Hello, loyal bloggites! Sorry I've been AWOL of late, but I've been rather tied up with the Extreme Weather we suffered from here in New England. In an attempt to emulate Old England, we had NINE days of nothing but rain, with the attendant flooded basements etc etc. Six inches of water seems pretty bad, but on TV I saw folks who had four FEET or more of water, so I can't complain. Things are dryer now, and sunniness is abounding.
On the dental front, I spent a couple days last week jamming in Meredith, NH with the annual meeting of the New Hampshire Dental Society. As President-elect of the Seacoast regional component, I have massive responsibilities, which seem to involve showing up to some meetings and attending a dinner or two. Being the youngest dentist in attendance led to fun questions about my "demographic."
"It's great to see you here... but what can we do to encourage other young dentists to join/participate in the society??" was the question du jour. (The soup dujour was a lobster bisque; stunning!)
Anyone else ever get that? The assumption that you, as the only minister or woman or Asian or homosexual have some sort of insight into the behaviors of hundreds of other ....er, well, lesbian Japanese preachers or whatever. OK, that IS a bit of a restricted group but nevertheless.
I tried to explain (while sitting at a table w/ the past president, new president and president-elect of the state society and their wives) that a lot of people don't participate no matter what. Look at how high the stakes were in the last election, and we STILL only got 50-some percent of eligible people to vote. Time Magazine pointed out that of 18-26 year-olds, 38% thought that voting for American Idol was as important as for president. So there's a participation piece and there's a misplaced priorities piece.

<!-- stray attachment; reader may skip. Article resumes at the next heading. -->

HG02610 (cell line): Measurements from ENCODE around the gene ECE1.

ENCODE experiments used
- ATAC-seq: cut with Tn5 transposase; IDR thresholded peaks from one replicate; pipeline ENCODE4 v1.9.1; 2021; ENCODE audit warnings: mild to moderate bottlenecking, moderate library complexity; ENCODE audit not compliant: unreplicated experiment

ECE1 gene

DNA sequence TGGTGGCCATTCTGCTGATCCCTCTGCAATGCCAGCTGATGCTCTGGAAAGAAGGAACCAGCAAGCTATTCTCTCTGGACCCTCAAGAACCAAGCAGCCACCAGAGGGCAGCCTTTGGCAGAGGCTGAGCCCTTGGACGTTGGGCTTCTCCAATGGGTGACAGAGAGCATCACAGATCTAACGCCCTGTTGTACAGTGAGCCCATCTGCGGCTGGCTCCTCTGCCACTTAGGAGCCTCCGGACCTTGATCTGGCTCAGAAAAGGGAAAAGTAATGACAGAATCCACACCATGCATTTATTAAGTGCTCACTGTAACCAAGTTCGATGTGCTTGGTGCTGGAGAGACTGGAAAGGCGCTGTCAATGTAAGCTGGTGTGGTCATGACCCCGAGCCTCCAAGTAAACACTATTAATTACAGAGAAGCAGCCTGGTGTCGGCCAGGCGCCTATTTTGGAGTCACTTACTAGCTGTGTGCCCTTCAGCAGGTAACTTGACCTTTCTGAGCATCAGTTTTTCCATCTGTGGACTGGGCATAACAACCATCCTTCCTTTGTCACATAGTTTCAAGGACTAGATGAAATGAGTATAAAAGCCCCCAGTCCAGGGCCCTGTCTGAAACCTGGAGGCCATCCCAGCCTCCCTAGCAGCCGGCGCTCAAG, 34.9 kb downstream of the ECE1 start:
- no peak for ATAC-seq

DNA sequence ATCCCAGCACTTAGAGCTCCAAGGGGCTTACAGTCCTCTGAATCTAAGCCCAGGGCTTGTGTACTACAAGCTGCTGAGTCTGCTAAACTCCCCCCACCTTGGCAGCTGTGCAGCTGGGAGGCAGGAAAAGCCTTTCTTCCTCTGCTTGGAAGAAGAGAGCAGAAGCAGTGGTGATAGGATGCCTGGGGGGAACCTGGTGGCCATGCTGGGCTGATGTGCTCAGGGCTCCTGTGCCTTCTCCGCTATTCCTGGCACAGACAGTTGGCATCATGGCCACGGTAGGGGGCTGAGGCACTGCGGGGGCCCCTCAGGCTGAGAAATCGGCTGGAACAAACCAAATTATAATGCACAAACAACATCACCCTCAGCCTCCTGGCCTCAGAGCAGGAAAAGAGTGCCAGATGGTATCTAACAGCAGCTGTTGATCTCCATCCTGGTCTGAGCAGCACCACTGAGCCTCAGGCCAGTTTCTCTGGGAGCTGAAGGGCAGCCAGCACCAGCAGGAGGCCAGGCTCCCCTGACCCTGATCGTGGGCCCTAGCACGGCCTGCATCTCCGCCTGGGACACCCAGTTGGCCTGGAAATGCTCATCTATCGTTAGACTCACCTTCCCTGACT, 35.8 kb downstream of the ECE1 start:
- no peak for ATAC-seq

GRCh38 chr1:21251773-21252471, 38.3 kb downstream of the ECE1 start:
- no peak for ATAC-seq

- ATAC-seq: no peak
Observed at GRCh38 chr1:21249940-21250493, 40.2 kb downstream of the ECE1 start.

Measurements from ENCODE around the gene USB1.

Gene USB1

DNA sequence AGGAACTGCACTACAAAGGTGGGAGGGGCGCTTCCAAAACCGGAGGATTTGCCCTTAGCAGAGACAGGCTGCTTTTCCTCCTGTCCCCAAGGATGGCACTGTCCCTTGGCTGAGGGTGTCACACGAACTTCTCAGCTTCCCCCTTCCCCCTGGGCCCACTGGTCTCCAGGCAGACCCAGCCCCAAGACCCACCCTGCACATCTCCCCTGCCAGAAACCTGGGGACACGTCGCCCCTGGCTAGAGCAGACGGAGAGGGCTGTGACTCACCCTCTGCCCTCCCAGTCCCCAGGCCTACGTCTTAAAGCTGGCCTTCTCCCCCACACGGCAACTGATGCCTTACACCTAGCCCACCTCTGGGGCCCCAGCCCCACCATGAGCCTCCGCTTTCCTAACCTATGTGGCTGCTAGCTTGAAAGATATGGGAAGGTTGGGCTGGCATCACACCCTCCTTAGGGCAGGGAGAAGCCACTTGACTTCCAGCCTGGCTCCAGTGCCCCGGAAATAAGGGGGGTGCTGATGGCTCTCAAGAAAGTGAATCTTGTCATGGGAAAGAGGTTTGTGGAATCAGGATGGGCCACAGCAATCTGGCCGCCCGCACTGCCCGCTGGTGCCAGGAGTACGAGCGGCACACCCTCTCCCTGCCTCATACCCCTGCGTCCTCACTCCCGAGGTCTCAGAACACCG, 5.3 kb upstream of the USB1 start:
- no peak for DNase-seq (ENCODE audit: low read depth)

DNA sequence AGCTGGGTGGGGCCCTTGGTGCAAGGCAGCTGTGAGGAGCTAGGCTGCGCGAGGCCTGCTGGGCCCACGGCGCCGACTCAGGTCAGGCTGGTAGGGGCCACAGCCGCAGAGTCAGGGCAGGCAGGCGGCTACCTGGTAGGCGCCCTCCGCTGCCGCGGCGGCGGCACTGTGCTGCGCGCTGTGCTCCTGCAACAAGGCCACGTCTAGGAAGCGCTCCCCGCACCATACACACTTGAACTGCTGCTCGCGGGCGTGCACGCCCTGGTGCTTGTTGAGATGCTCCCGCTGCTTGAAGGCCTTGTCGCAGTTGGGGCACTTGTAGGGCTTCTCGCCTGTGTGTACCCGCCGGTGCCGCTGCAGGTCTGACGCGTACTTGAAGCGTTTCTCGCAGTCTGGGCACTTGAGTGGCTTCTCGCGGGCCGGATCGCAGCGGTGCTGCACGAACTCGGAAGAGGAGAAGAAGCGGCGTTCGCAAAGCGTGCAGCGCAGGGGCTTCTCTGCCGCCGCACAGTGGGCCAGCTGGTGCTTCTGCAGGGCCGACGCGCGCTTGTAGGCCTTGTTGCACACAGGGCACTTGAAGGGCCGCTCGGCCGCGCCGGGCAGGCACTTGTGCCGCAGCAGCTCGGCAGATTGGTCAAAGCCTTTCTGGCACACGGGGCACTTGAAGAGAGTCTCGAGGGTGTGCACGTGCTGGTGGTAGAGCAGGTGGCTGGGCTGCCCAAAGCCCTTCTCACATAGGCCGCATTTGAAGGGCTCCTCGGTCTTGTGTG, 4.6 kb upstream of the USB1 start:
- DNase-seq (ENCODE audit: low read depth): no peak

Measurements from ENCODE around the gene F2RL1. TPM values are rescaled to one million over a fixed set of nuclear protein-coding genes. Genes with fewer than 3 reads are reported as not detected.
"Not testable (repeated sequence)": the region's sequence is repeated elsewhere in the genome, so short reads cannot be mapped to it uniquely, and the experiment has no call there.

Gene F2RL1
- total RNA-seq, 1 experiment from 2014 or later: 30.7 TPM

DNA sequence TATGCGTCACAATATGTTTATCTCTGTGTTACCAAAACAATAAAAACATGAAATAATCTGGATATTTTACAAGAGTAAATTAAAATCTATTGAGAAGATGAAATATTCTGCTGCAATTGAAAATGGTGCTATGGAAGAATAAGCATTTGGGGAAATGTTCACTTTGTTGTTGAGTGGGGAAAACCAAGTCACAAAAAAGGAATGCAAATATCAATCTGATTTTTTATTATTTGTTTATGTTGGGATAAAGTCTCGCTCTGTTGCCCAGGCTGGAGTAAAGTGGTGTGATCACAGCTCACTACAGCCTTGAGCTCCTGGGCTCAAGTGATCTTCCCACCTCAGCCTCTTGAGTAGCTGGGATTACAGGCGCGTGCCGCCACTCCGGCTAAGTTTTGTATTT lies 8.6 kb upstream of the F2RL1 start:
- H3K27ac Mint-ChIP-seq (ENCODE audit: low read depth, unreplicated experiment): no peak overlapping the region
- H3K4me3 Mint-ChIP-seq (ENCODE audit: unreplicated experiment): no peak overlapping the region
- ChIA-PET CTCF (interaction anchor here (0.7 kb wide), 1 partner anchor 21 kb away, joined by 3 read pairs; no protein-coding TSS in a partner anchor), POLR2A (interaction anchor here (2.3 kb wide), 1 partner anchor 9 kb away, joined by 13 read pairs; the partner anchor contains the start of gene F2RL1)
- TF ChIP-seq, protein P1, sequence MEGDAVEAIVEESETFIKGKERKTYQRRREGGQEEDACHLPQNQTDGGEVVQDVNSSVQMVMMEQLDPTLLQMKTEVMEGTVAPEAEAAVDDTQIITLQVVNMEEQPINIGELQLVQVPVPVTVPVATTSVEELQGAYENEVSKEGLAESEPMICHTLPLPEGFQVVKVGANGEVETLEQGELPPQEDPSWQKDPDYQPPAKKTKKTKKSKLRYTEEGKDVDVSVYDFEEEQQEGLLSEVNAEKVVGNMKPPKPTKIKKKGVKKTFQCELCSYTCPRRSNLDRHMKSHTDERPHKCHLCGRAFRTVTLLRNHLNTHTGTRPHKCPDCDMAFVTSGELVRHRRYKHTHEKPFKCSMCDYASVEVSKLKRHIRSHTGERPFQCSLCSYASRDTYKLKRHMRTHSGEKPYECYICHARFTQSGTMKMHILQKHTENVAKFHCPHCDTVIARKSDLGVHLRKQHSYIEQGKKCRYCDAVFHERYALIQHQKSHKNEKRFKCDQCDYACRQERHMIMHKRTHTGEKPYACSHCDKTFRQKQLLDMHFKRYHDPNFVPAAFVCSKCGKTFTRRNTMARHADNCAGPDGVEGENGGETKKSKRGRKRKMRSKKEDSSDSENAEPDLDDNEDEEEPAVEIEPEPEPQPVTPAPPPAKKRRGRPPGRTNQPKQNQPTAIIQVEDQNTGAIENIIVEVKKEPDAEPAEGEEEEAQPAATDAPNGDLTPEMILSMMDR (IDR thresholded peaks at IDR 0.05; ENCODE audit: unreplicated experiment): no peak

I am, by nature, a joiner. If you have a band, and I play the trumpet, I'm signed up and ready to toot. Others would rather take a walk, read a book, write poems or watch TV. Regardless of the worthiness of their alternative pursuits, they don't JOIN.
Secondly, I said, there's an assumption that somebody else will take care of whatever. A bit reason for involvement in professional organizations is to represent in a somewhat united front to legislators and the public. Important decisions are made and someone has to stand up and explain where the group stands. Typically, it's more experienced people, but you have to get others involved at some point.
So I don't know if I could help them understand where the other 20/30-somethings were. I'm kind of an odd duck anyway, so I'm not the best person to ask.
Quote of the week: "I have no discipline whatsover. I don't even floss! I'm 35 years old and I've had four root canals. Four root canals!! What the hell is wrong with me..." - Nate Fisher, "Six Feet Under"
We're watching the whole series on DVD start to finish, if we can. Pretty good stuff, tho' watching, say, three episodes in a row leaves one thinking about death more than may be healthy. Hence the characters' oft-troubled psyches, mayhaps.
The episode that whacked me out the most featured a decedent named Swanson, which name was occaisionally juxtaposed near regular character Nate. I got really confused.